Alf Gunn’s Brasulista
Newsletter of the early Brazilian missions, #109
March 9, 2009
Bom dia, Élders e Sisters! This newsletter is VERY LONG, but please forgive that. I am trying to announce a lot before our upcoming reunion.
In this issue:
Come to the Super Reunion on April 2nd !
New Brazilian Missions lapel pin to go on sale at the reunion – a fundraiser
“Terra da Felicidade” Cruise Tour of Brazil next January
Called to Serve—Fowkes and Leavitts to Recife; Halls to Moscow
Information about the little-known General Temple Patron Assistance Fund
Early members in São Paulo and Campinas recalled by Claudio Martins dos Santos
Links: ‘Brazil photos’ and ‘What I do in my spare time’
SUPER REUNION OF THE EARLY BRAZILIAN MISSIONS!
Elder Homero Amato of The Seventy will be a featured speaker at a multi-mission reunion on Thursday, April 2, 2009, at a stake center in Bountiful, where we will honor many mission presidents. We will have some incredible guests and lots of time to visit, especially for those who can arrive when things kick off in the Bountiful Central Stake Center at 3 p.m. All Brazilians are also invited, especially from the earlier years. Please bring your pot luck food (assigned below) and there will also be some Brazilian dishes.
Be there for sure for the 6:30 p.m. chapel program—come early. After, there will be “break out” sessions for the various presidencies. There will be some other great surprises. Here is the official scoop from the Deseret News:
BRAZIL PRE-1980 ALL MISSIONS
All Presidents Pre-1980
Thursday, Apr. 2, 2009, 3:00 p.m.
Bountiful Central Stake Center
Brazilian and pot-luck meal from 3:00 p.m. to 5:30 p.m. (we will furnish rice, feijoada, rolls, and guaraná. Attendees A-H bring casseroles, I-Q bring salads, R-Z bring desserts, all for 10 people). Evening program at 6:30 p.m. conducted by David Beck. Individual mission break-out sessions at 7:30 p.m.
Evening program at 6:30 p.m. conducted by David Beck. Individual mission break-out sessions at 7:30 p.m.
For more information about other reunions, see the Deseret News mission reunion announcements.
BRAZILIAN MISSIONS LAPEL PIN – a fundraiser
I have commissioned the creation of a new lapel pin for alumni of the Brazilian missions—all of them—which I hope will be wildly popular so I don’t have a garage full of cute little lapel pins. The design features the Cristo Redentor statue, the gold plates and the words in English “The Church of Jesus Christ of Latter-day Saints – Brazilian Missions.” The pins will make their debut at the mission reunion, where for a contribution of $5 each you can own one. Or a bunch of them. Proceeds will help pay for future reunions and the miniscule costs of producing the Brasulista. See a picture of the pin attached to this newsletter. The actual pin is even nicer than the artwork.
TERRA DA FELICIDADE TOUR OF BRAZIL*
What were you going to be doing next January? Making snow angels?
I have to admit I got a little excited when Dick Jensen (Brazil SP South Mission 78-80) came up with a new super trip for our missionary alumni—very different from the past trips we have enjoyed, and very classy. Calendar 15 days beginning January 8, 2010 for this incredible adventure! Here’s it is:
Beginning Friday January 8, 2010, we catch an evening flight to São Paulo, arriving the morning of Saturday the 9th and then travel by scenic motor coach from SP down to Santos to board one of the Costa Cruise Lines elegant cruise ships. The ship will be our accommodations for the next week. It sails for Rio Saturday evening, which is bed time for our weary travelers.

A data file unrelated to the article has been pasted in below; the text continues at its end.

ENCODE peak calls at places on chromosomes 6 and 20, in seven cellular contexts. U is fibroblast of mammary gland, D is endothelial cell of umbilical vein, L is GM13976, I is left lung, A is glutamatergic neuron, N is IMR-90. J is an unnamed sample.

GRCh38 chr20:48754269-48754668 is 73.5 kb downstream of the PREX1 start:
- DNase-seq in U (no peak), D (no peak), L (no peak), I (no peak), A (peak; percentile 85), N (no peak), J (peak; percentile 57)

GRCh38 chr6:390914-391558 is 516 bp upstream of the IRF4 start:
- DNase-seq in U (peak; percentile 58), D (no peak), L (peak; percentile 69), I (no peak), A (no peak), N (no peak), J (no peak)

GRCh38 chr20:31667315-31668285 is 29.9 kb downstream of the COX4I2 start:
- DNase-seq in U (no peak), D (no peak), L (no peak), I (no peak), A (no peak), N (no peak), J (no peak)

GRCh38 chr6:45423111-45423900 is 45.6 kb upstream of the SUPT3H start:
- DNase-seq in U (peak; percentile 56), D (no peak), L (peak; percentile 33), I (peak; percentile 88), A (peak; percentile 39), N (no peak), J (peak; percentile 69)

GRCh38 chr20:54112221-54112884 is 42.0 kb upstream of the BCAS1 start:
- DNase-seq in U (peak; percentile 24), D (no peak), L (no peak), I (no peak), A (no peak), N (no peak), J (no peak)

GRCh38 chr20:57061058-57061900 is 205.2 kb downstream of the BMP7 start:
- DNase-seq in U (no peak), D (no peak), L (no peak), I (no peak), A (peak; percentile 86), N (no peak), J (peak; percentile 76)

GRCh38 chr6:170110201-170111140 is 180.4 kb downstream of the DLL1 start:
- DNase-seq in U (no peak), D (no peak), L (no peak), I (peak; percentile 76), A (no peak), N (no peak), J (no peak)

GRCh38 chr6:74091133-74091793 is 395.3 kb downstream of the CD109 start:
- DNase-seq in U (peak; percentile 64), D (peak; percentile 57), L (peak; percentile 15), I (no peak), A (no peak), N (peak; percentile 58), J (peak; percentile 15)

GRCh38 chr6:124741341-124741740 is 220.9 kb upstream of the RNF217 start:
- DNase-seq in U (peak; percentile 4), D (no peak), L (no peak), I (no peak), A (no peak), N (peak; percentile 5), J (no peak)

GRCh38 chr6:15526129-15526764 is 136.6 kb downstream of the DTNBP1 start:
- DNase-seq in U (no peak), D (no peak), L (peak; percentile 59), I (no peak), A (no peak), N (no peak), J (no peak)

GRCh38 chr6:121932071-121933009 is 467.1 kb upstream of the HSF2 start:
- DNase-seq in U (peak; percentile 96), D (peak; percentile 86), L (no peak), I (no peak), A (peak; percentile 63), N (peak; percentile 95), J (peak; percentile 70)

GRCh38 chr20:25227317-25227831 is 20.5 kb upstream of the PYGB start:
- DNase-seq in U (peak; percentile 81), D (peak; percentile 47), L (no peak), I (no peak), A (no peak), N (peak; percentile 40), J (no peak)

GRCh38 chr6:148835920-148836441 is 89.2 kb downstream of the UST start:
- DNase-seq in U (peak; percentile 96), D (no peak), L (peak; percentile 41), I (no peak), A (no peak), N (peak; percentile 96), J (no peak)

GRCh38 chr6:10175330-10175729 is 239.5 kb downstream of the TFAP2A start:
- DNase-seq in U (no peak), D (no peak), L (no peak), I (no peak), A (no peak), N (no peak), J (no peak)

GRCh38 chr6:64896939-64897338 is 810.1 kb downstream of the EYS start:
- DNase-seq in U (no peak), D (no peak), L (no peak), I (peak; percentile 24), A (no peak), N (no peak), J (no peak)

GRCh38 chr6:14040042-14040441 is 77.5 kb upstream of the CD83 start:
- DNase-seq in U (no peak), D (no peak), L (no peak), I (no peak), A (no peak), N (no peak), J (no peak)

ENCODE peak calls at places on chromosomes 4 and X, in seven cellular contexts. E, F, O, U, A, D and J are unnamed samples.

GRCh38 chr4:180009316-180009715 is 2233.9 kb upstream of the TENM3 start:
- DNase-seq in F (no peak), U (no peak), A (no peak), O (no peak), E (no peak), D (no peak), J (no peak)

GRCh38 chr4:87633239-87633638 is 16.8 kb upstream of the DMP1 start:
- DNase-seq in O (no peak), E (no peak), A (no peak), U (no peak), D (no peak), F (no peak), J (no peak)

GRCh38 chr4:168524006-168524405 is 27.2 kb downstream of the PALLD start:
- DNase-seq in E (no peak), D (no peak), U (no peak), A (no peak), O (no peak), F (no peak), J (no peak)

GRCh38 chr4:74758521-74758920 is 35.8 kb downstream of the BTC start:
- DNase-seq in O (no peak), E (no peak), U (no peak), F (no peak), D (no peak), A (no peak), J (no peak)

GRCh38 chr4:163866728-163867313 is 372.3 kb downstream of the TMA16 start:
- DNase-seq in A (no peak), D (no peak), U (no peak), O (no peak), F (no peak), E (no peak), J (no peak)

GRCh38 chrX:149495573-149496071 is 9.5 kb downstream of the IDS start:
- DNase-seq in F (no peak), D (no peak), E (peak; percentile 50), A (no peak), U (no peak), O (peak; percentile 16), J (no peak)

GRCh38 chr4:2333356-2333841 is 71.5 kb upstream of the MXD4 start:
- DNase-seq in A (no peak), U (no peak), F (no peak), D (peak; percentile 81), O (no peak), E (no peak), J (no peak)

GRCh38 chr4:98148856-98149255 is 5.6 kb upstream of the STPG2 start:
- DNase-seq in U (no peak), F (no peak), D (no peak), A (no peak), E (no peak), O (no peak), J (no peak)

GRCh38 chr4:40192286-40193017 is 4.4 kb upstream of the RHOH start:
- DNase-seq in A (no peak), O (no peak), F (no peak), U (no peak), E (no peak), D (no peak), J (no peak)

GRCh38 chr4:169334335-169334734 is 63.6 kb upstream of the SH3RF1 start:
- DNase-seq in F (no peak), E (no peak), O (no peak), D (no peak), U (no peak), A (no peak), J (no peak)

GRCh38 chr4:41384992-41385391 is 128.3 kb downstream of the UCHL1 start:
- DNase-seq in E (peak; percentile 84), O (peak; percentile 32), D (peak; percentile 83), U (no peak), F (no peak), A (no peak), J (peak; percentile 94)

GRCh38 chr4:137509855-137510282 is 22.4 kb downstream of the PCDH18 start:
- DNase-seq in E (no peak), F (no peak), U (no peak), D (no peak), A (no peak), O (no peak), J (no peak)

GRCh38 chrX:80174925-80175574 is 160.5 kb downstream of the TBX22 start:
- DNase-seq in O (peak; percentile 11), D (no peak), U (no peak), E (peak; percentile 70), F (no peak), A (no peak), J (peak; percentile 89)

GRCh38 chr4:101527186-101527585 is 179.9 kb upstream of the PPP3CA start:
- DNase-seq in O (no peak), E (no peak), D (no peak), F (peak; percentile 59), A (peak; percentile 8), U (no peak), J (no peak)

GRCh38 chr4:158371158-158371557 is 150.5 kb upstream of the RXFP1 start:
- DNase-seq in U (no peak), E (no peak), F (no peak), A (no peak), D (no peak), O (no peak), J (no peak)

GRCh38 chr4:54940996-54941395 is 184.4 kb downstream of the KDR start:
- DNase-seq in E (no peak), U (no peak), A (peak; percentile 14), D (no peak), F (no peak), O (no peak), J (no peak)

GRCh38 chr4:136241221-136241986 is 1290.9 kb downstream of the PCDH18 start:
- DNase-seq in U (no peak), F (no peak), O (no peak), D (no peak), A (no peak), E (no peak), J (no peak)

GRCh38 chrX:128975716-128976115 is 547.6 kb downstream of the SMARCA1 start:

The Italian cruise line that Dick has booked us on guarantees great Brazilian and Italian cuisine during this cruise, all included in our travel package.
On Sunday, January 10, a motor coach takes us to church in Rio de Janeiro, and afterwards we will do some motor coach touring of Rio de Janeiro, the “Cidade Maravilhosa.”
Next day we are relaxing at sea and will hold a Family Home Evening fireside on board our cruise ship.
Tuesday January 12 we are at Salvador, Bahia, (“Bahia, terra da felicidade” as the song says*) where we will tour this historic port city by guided motor coach.
Wednesday, January 13 we visit the colonial seaport of Ilhéus, tucked in a hidden bay in southern Bahia.
Thursday January 14 we are at sea and will have another fireside.
On the 15th we visit, relax and play at Ilhabela, the largest Brazilian oceanic island and one of the main ecological reserves of the Rain Forest.
The next day is Saturday, January 16, and back on land we will go from Santos to São Paulo and visit the beautiful São Paulo Temple.
Sunday the 17th is church and a fireside with the members at São Paulo.
On Monday the 18th we motor coach to Curitiba, Paraná, one of Brazil’s best organized cities and home to many faithful saints.
On Tuesday the 19th we have the opportunity to attend the newly dedicated Curitiba Temple.
On Wednesday the 20th we motor coach from Curitiba to São Paulo where we will catch our night flight back to the USA.
I don’t know how he does it, but Dick is a magician when it comes to finding great accommodations at very reasonable prices. Dick got incredibly good deals with the cruise line (usually very expensive) because we are going to have a good sized group.
The price is expected to be $2199 per person (inside cabin) plus air taxes and visa fee (plus customary tips). The price is good from many US cities. To make reservations, call Dick Jensen at 801-505-3495.